To indicate a change in subject, Paul used the word dé (commonly meaning “but”), which here may be understood to denote “now” (“Now I want to make known to you”). His “making known” the evangel or good news he had proclaimed was from the standpoint of reminding his “brothers” (fellow believers in Corinth) about what he had taught them. This was because certain ones were advancing a view about the resurrection that did not harmonize with the glad tidings about Christ. In response to the apostle’s initial preaching, the Corinthians had accepted the evangel and, as persons who continued to adhere to it as trustworthy, they could be spoken of as “standing” in it. (15:1)
The good news that focused on Christ revealed how sinful humans could be forgiven of their transgressions and be saved or delivered from being condemned as persons who failed to reflect God’s image. When the Corinthians accepted the evangel, they responded in faith to Christ and the forgiveness of sins made possible through his death. Therefore, “through” the glad tidings about the Son of God, the “word” or message Paul had proclaimed to them, “they were also saved,” provided they continued to adhere to it. If they did not maintain their firm hold on the “good news,” their initial faith in the message the apostle had made known to them would have proved to be in vain. (15:2)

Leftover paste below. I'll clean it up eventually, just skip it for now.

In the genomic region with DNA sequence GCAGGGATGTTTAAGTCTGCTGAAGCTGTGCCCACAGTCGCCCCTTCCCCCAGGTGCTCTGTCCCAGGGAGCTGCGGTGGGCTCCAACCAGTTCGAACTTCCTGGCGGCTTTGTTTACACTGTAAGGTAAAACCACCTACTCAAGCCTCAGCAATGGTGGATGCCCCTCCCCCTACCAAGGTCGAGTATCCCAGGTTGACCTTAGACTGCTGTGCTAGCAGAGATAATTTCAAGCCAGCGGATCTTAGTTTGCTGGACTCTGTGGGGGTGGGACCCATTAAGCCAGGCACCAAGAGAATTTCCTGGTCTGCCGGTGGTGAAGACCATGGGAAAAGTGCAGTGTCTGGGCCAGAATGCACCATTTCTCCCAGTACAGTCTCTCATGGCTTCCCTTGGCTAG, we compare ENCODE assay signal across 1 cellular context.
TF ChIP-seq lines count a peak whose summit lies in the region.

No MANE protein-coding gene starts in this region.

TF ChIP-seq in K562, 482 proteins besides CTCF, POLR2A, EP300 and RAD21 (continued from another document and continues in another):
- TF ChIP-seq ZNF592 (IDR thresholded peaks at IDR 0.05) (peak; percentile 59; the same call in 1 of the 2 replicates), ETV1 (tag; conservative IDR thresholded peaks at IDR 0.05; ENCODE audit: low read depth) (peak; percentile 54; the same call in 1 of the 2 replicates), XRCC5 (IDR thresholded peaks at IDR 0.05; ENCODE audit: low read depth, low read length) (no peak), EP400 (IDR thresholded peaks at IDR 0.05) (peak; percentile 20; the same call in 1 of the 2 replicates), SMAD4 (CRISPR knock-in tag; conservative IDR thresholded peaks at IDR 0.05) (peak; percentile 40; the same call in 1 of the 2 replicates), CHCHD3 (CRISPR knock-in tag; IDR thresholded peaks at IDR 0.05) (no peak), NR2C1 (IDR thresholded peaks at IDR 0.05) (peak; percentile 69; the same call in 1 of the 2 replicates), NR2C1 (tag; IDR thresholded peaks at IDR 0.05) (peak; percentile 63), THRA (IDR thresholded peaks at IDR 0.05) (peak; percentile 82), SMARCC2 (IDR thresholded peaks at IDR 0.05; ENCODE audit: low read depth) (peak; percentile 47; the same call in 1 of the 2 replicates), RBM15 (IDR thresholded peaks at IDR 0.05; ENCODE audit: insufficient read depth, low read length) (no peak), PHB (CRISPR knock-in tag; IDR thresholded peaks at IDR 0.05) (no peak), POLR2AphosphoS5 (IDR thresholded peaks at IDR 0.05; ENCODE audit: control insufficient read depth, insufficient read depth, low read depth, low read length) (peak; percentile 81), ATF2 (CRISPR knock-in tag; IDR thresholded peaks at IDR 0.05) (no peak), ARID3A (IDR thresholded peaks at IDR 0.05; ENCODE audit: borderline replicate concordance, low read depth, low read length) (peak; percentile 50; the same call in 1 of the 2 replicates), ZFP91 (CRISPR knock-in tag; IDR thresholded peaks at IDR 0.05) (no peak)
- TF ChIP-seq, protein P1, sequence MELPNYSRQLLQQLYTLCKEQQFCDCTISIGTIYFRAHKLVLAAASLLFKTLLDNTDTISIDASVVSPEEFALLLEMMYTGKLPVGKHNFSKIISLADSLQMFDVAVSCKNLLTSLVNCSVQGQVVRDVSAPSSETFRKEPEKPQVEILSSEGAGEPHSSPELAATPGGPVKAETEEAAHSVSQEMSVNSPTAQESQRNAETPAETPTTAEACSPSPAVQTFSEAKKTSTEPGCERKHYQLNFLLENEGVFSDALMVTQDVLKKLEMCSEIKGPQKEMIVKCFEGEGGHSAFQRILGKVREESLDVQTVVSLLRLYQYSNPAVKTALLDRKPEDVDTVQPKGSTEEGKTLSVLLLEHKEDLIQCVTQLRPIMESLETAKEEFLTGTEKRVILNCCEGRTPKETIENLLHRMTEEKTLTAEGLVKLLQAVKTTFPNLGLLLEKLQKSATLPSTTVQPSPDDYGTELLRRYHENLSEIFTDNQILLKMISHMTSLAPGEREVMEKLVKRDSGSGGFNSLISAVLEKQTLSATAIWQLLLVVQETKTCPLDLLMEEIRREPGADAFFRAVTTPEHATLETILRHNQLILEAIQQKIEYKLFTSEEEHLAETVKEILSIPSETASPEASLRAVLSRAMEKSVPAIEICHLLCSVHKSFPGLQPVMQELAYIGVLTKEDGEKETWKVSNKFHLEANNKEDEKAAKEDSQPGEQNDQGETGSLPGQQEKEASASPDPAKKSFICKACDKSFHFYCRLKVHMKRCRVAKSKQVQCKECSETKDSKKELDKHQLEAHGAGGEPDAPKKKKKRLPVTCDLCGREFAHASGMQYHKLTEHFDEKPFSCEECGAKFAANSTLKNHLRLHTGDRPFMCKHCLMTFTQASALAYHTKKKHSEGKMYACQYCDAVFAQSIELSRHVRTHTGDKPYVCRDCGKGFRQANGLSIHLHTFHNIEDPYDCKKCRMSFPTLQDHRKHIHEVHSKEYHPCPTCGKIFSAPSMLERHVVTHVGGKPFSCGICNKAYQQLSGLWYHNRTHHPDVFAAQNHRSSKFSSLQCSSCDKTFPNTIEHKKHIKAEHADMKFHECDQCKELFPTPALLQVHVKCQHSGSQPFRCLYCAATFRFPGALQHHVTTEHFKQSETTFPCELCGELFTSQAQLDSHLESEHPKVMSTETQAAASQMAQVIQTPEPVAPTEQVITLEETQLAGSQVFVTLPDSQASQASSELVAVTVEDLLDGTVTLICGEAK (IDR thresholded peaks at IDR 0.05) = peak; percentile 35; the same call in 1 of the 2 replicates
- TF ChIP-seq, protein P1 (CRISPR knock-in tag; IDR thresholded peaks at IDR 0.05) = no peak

He handed on to them the same word or message that he had received. The expression that literally means “in first things” could be understood to signify that the teachings Paul next mentioned were of first importance when he shared this message with the Corinthians. He taught them “that Christ died for our sins” and that this occurred “according to the Scriptures.” (15:3; see the Notes section.)